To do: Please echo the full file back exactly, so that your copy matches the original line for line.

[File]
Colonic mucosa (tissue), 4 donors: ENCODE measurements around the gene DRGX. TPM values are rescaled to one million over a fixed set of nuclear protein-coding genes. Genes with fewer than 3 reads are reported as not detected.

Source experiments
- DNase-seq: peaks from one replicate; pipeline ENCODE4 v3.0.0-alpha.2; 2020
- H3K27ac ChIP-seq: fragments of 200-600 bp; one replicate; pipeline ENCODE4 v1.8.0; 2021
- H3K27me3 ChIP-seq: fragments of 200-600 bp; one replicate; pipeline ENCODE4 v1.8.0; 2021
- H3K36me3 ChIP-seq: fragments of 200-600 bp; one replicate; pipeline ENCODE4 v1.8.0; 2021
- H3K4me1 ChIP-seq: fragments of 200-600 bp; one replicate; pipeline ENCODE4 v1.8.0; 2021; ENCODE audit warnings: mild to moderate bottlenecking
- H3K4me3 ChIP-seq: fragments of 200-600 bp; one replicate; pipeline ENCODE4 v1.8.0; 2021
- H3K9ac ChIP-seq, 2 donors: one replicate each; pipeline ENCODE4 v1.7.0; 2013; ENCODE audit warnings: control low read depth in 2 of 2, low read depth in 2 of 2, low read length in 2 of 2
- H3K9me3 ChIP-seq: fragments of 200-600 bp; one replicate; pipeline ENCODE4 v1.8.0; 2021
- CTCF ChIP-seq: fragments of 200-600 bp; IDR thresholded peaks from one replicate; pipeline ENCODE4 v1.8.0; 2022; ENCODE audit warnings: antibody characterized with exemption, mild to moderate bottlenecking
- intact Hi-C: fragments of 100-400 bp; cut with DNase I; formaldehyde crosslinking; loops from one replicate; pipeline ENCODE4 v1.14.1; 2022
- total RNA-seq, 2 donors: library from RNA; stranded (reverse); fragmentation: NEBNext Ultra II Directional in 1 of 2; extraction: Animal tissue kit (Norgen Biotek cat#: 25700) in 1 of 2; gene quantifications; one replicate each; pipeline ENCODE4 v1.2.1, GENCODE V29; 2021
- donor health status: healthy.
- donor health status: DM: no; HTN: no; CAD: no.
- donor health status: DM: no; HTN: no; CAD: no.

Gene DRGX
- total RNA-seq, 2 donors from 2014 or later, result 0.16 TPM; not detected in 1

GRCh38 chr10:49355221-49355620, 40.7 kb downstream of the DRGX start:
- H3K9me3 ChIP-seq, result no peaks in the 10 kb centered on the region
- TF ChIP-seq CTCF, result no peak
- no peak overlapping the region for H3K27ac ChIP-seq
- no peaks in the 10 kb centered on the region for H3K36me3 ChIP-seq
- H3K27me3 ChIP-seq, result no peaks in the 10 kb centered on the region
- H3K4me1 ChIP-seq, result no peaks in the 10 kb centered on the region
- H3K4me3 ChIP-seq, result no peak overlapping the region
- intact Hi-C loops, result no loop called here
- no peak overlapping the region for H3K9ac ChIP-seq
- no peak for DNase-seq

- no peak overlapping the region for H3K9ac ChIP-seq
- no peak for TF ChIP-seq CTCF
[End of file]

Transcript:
Colonic mucosa (tissue), 4 donors: ENCODE measurements around the gene DRGX. TPM values are rescaled to one million over a fixed set of nuclear protein-coding genes. Genes with fewer than 3 reads are reported as not detected.

Source experiments
- DNase-seq: peaks from one replicate; pipeline ENCODE4 v3.0.0-alpha.2; 2020
- H3K27ac ChIP-seq: fragments of 200-600 bp; one replicate; pipeline ENCODE4 v1.8.0; 2021
- H3K27me3 ChIP-seq: fragments of 200-600 bp; one replicate; pipeline ENCODE4 v1.8.0; 2021
- H3K36me3 ChIP-seq: fragments of 200-600 bp; one replicate; pipeline ENCODE4 v1.8.0; 2021
- H3K4me1 ChIP-seq: fragments of 200-600 bp; one replicate; pipeline ENCODE4 v1.8.0; 2021; ENCODE audit warnings: mild to moderate bottlenecking
- H3K4me3 ChIP-seq: fragments of 200-600 bp; one replicate; pipeline ENCODE4 v1.8.0; 2021
- H3K9ac ChIP-seq, 2 donors: one replicate each; pipeline ENCODE4 v1.7.0; 2013; ENCODE audit warnings: control low read depth in 2 of 2, low read depth in 2 of 2, low read length in 2 of 2
- H3K9me3 ChIP-seq: fragments of 200-600 bp; one replicate; pipeline ENCODE4 v1.8.0; 2021
- CTCF ChIP-seq: fragments of 200-600 bp; IDR thresholded peaks from one replicate; pipeline ENCODE4 v1.8.0; 2022; ENCODE audit warnings: antibody characterized with exemption, mild to moderate bottlenecking
- intact Hi-C: fragments of 100-400 bp; cut with DNase I; formaldehyde crosslinking; loops from one replicate; pipeline ENCODE4 v1.14.1; 2022
- total RNA-seq, 2 donors: library from RNA; stranded (reverse); fragmentation: NEBNext Ultra II Directional in 1 of 2; extraction: Animal tissue kit (Norgen Biotek cat#: 25700) in 1 of 2; gene quantifications; one replicate each; pipeline ENCODE4 v1.2.1, GENCODE V29; 2021
- donor health status: healthy.
- donor health status: DM: no; HTN: no; CAD: no.
- donor health status: DM: no; HTN: no; CAD: no.

Gene DRGX
- total RNA-seq, 2 donors from 2014 or later, result 0.16 TPM; not detected in 1

GRCh38 chr10:49355221-49355620, 40.7 kb downstream of the DRGX start:
- H3K9me3 ChIP-seq, result no peaks in the 10 kb centered on the region
- TF ChIP-seq CTCF, result no peak
- no peak overlapping the region for H3K27ac ChIP-seq
- no peaks in the 10 kb centered on the region for H3K36me3 ChIP-seq
- H3K27me3 ChIP-seq, result no peaks in the 10 kb centered on the region
- H3K4me1 ChIP-seq, result no peaks in the 10 kb centered on the region
- H3K4me3 ChIP-seq, result no peak overlapping the region
- intact Hi-C loops, result no loop called here
- no peak overlapping the region for H3K9ac ChIP-seq
- no peak for DNase-seq

- no peak overlapping the region for H3K9ac ChIP-seq
- no peak for TF ChIP-seq CTCF